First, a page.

Most of us own too much stuff. For example, the average U.S. household contains about 300,000 things, notes the Los Angeles Times.
Of course, too much stuff is only a problem if it bothers its owner, and clearly it does: 54% of Americans are overwhelmed by their personal clutter, and 78% of us have no idea what to do with it, noted a recent National Association of Professional Organizers survey. It accumulates—in closets, basements, garages and more.
That explains why Marie Kondo’s books on decluttering are cleaning up—literally and figuratively. They’ve been translated into 40 languages and sold over seven million copies worldwide, noted CBS News in March. And her talk at the Chicago Humanities Festival last month filled the 1500-seat Harris Theater to capacity. Heck, she even inspired an admittedly messy woman to become a “dominatrix Donna Reed” cleaning freak, presumably to keep for her husband satisfied, then write an amusing “Modern Love” column in the New York Times about it.
But honestly, we’re not sold on Marie Kondo’s decluttering system. We went for curiosity’s sake, and it confirmed our thoughts that Marie Kondo and her KonMari Method takes paring down too far.
It’s easy for Marie Kondo to tell her acolytes to get rid of anything that doesn’t “spark joy.” But in truth, it’s just a charming way to push one of those extreme diets that doctors berate. The New Yorker calls her attitude toward keeping books that are still unread “almost barbaric.” Given the fact that some of us are still catching up on juicy novels we bought and never read (think “A Widow for One Year,” “The Goldfinch,” “After This,” “In One Person” and “All The Light We Cannot See”), we agree.
Then there are the realities of our profession. As luxury interior designers, our clients are anything but average and their “things” are often extraordinary and expensive. It’s hard for them, and us, to get rid of anything that doesn't’ “spark joy” or have an immediate use. We have many a tale to tell of heirlooms that get broken out of storage, refurbished and recycled for second homes or to millennial children who move into their own homes. And the same holds true for our own sartorial stash; we might break out a vintage designer dress after way more than a year of it never seeing the light of day, and then wear it to death.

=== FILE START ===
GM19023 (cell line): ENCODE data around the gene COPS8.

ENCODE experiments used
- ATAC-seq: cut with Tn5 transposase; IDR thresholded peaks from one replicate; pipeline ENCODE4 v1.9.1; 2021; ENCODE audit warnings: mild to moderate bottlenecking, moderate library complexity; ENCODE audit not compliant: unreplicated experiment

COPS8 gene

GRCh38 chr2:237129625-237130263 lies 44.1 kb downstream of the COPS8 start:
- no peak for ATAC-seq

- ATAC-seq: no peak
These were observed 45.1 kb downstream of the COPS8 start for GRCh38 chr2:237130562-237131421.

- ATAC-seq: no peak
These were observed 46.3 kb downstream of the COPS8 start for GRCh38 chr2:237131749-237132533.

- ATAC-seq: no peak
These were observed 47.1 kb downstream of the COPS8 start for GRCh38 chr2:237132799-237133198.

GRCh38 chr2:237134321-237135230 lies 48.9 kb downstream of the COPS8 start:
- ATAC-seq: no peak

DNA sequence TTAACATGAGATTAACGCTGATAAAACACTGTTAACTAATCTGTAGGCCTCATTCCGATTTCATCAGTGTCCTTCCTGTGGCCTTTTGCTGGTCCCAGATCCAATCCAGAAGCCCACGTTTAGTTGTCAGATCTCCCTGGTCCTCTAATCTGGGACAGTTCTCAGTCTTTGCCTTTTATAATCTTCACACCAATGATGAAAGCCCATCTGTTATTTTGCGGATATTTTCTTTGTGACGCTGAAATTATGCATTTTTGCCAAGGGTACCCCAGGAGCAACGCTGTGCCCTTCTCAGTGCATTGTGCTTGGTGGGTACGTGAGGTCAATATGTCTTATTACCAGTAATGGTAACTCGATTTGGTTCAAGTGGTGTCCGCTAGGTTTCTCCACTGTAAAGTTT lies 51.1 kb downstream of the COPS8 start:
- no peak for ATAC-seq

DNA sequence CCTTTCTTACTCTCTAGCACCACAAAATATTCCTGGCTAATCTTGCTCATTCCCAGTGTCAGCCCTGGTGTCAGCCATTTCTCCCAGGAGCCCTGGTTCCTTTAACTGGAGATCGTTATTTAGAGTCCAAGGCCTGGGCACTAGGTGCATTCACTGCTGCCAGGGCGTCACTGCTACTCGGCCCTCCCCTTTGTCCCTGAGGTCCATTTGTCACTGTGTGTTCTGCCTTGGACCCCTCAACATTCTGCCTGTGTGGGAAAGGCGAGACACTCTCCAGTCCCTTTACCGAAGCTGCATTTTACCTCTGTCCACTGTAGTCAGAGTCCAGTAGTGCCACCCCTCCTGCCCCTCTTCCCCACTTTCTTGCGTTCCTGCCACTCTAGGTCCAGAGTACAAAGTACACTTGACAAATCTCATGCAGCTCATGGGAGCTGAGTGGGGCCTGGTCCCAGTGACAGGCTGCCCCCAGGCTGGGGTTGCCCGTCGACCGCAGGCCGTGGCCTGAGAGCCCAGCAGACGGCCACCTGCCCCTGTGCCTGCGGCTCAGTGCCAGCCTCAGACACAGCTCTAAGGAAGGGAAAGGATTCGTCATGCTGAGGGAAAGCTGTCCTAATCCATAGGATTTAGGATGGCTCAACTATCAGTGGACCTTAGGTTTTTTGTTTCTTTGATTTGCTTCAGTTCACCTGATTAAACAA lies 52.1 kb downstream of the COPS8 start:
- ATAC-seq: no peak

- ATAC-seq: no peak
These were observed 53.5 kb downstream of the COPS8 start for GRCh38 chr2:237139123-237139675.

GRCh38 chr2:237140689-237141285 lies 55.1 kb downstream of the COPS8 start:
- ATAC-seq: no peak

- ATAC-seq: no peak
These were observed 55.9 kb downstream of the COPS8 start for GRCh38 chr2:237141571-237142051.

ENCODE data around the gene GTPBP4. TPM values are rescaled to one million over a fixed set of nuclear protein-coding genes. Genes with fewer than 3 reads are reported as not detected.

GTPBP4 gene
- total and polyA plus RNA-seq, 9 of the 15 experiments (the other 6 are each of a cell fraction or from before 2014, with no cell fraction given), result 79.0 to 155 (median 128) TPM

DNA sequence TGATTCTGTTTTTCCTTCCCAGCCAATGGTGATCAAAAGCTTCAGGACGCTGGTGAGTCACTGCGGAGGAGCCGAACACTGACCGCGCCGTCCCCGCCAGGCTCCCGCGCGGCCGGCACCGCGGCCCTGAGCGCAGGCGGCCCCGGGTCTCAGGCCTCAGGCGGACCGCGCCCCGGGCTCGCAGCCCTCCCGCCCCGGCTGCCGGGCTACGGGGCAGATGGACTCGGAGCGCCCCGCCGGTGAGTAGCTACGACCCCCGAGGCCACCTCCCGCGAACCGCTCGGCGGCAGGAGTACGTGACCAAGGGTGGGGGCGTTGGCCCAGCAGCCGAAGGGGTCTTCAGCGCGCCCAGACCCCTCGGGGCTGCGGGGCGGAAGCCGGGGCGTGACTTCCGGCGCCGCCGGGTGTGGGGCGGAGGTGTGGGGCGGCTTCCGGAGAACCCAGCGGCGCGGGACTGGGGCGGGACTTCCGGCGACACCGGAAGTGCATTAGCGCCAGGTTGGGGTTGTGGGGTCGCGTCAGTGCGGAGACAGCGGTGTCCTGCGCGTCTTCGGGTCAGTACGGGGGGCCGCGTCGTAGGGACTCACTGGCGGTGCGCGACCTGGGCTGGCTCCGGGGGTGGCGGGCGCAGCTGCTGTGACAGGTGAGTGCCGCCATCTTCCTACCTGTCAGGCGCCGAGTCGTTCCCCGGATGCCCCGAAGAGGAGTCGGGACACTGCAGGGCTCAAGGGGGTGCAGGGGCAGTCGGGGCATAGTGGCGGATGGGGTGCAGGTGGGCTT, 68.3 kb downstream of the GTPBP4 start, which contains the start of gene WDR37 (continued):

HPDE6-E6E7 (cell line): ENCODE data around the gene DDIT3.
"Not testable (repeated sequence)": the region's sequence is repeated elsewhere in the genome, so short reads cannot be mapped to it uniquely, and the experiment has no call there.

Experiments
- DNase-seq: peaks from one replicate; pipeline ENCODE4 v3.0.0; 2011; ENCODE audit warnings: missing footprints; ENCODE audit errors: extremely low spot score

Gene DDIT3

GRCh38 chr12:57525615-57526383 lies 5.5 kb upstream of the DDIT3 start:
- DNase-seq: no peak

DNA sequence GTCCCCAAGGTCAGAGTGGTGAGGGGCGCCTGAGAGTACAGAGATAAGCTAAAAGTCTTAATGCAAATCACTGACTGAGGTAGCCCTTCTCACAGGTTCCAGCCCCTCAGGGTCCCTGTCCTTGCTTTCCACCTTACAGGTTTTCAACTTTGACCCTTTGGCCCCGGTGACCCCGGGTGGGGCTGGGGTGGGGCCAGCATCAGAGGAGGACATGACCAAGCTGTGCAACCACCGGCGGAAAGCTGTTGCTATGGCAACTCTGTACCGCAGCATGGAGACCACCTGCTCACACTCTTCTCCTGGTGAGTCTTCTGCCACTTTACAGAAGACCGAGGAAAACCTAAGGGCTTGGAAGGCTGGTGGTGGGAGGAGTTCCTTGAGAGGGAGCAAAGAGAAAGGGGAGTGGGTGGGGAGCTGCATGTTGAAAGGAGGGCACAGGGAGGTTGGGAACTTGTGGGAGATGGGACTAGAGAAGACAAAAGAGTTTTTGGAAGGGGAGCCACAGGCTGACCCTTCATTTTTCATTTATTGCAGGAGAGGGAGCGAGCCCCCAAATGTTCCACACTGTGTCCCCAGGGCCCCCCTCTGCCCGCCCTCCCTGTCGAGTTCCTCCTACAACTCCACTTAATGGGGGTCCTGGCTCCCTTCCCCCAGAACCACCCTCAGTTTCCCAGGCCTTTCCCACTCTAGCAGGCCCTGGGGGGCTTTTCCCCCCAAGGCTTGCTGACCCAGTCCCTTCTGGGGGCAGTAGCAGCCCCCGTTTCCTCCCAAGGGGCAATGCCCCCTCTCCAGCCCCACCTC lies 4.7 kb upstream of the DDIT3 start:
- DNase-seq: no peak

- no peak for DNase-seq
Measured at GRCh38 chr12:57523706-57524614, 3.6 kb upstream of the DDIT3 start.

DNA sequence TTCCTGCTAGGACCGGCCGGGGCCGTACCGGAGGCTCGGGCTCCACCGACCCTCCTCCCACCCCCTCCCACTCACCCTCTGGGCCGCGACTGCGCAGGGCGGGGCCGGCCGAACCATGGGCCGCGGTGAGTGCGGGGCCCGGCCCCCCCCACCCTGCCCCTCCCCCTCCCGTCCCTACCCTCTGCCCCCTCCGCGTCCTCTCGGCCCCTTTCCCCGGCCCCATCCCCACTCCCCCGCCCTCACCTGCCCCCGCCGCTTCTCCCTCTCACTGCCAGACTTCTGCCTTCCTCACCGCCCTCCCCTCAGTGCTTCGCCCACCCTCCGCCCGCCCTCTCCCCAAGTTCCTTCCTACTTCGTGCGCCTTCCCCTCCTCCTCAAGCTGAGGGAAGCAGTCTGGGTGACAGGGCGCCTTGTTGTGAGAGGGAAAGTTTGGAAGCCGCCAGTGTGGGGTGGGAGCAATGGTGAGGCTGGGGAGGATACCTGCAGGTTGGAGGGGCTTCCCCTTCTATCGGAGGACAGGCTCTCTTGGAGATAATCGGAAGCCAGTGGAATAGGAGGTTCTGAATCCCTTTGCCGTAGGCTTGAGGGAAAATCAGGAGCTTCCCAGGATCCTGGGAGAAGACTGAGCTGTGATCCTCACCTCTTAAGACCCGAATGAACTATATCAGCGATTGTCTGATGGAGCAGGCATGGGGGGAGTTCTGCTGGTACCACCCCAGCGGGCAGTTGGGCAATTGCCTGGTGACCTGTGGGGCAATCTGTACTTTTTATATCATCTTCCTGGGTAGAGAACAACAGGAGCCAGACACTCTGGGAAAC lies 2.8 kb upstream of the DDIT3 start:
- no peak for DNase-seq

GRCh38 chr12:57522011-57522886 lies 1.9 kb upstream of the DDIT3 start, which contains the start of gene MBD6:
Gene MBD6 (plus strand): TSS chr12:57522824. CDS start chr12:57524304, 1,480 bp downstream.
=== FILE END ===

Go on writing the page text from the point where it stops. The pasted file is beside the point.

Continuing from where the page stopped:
Instead, we prefer to embrace that old adage that never lets us down: Everything in moderation. So when we help our clients pare down, we follow three simple rules:
Keep what’s really good.
Very little is actually sacred, but don’t throw the baby out with the bathwater. Be selective about what you keep. One rule of thumb is to stick to things you really like, or have important provenance in terms of style, fabrication, potential or perhaps even sentiment. If you aren’t sure about something, put it away for a while. If it's a significant piece but not your style, consider getting an expert opinion. One of our clients snapped a shot of a 19th century painting she inherited from her grandparents that was in storage, forwarded it to Sotheby’s and sold it at auction when they told her it would draw several hundred thousand dollars (and it did!). But she kept another piece she loved and had it appraised and insured. Who knew!
Figure out a good storage system for what you’re putting away.
Whether it's the crème de la crème of your child’s baby clothing, collectibles you want to rotate out of eyesight or extra dishes or linens, figure out a system that groups like things together and stick to it. You can line a room in your basement with Metro shelving on wheels (it’s extra deep and this way you can use both sides and roll it out for easy access and cleaning), and get plastic bins that can hold whole sets of china or dozens of books. Make sure you choose options that maximize space. And invest in acid free, archival tissue paper for wrapping fine clothing, textiles, artwork and collectibles.
Photograph what you have in storage and file it on your computer.
Ever wonder where something went? We take pictures of everything we put in storage, then file it where it belongs. For example, let’s say you have four storage areas: the basement utility room, the garage, a garden shed and a rental storage unit. Make a folder on your computer for each space. Then take pictures of everything in each one, making sure you open bins and shoot their contents so you can remember what’s in them. Then file the shots in the right folder. And don’t forget to update your folders when you remove or add anything to each storage space.
Unlike Marie Kondo’s KonMari Method, our system won’t give you a perfectly pared down home. But it can bring order to chaos, save you the money of buying something you already owned and make your children happy when they get some wonderful things from you that also come with sentimental memories. As for a home that’s pristine, that’s up to you. Everyone absorbed with this decluttering craze seems to forget that a place doesn’t have to be minimal and flawless to be clean and flawless for its owners.
25 May 2017